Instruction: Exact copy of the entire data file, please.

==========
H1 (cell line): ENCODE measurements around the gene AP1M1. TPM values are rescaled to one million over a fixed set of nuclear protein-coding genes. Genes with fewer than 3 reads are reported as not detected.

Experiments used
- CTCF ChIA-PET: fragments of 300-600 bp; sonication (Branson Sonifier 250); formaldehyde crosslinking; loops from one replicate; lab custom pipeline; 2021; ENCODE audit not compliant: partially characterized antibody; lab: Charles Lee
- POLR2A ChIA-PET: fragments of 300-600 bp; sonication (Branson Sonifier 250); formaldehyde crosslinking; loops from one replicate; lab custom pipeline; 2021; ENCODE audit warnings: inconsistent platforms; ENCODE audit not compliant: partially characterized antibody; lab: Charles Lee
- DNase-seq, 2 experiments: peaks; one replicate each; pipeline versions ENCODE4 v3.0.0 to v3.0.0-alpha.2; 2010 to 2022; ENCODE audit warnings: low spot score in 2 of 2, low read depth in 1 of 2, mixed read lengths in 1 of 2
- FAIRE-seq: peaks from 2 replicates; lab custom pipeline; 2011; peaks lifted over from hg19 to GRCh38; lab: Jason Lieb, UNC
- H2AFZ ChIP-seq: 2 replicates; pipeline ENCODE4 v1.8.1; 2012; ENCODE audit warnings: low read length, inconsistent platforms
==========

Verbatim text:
H1 (cell line): ENCODE measurements around the gene AP1M1. TPM values are rescaled to one million over a fixed set of nuclear protein-coding genes. Genes with fewer than 3 reads are reported as not detected.

Experiments used
- CTCF ChIA-PET: fragments of 300-600 bp; sonication (Branson Sonifier 250); formaldehyde crosslinking; loops from one replicate; lab custom pipeline; 2021; ENCODE audit not compliant: partially characterized antibody; lab: Charles Lee
- POLR2A ChIA-PET: fragments of 300-600 bp; sonication (Branson Sonifier 250); formaldehyde crosslinking; loops from one replicate; lab custom pipeline; 2021; ENCODE audit warnings: inconsistent platforms; ENCODE audit not compliant: partially characterized antibody; lab: Charles Lee
- DNase-seq, 2 experiments: peaks; one replicate each; pipeline versions ENCODE4 v3.0.0 to v3.0.0-alpha.2; 2010 to 2022; ENCODE audit warnings: low spot score in 2 of 2, low read depth in 1 of 2, mixed read lengths in 1 of 2
- FAIRE-seq: peaks from 2 replicates; lab custom pipeline; 2011; peaks lifted over from hg19 to GRCh38; lab: Jason Lieb, UNC
- H2AFZ ChIP-seq: 2 replicates; pipeline ENCODE4 v1.8.1; 2012; ENCODE audit warnings: low read length, inconsistent platforms